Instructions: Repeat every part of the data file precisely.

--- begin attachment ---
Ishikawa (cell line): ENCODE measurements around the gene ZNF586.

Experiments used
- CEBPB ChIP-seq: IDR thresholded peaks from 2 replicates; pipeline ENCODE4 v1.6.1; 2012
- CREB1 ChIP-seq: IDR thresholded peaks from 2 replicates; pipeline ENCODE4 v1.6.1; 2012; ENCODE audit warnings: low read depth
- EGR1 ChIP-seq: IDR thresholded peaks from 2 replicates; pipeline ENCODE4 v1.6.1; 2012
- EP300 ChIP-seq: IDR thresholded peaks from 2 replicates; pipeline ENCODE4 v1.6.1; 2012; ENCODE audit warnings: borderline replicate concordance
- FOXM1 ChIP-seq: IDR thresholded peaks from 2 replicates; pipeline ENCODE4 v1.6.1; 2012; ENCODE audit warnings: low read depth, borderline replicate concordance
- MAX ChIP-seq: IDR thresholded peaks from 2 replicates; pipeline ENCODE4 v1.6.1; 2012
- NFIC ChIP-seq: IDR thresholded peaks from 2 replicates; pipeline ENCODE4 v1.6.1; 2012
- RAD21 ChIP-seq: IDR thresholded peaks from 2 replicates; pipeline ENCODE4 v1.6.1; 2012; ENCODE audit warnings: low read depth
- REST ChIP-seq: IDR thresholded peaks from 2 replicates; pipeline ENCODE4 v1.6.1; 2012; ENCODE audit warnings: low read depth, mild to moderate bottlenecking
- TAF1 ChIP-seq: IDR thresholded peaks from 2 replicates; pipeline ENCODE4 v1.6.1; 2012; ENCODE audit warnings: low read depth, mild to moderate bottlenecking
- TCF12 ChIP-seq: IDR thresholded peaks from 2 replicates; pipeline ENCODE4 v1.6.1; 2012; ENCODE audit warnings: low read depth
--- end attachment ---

Ishikawa (cell line): ENCODE measurements around the gene ZNF586.

Experiments used
- CEBPB ChIP-seq: IDR thresholded peaks from 2 replicates; pipeline ENCODE4 v1.6.1; 2012
- CREB1 ChIP-seq: IDR thresholded peaks from 2 replicates; pipeline ENCODE4 v1.6.1; 2012; ENCODE audit warnings: low read depth
- EGR1 ChIP-seq: IDR thresholded peaks from 2 replicates; pipeline ENCODE4 v1.6.1; 2012
- EP300 ChIP-seq: IDR thresholded peaks from 2 replicates; pipeline ENCODE4 v1.6.1; 2012; ENCODE audit warnings: borderline replicate concordance
- FOXM1 ChIP-seq: IDR thresholded peaks from 2 replicates; pipeline ENCODE4 v1.6.1; 2012; ENCODE audit warnings: low read depth, borderline replicate concordance
- MAX ChIP-seq: IDR thresholded peaks from 2 replicates; pipeline ENCODE4 v1.6.1; 2012
- NFIC ChIP-seq: IDR thresholded peaks from 2 replicates; pipeline ENCODE4 v1.6.1; 2012
- RAD21 ChIP-seq: IDR thresholded peaks from 2 replicates; pipeline ENCODE4 v1.6.1; 2012; ENCODE audit warnings: low read depth
- REST ChIP-seq: IDR thresholded peaks from 2 replicates; pipeline ENCODE4 v1.6.1; 2012; ENCODE audit warnings: low read depth, mild to moderate bottlenecking
- TAF1 ChIP-seq: IDR thresholded peaks from 2 replicates; pipeline ENCODE4 v1.6.1; 2012; ENCODE audit warnings: low read depth, mild to moderate bottlenecking
- TCF12 ChIP-seq: IDR thresholded peaks from 2 replicates; pipeline ENCODE4 v1.6.1; 2012; ENCODE audit warnings: low read depth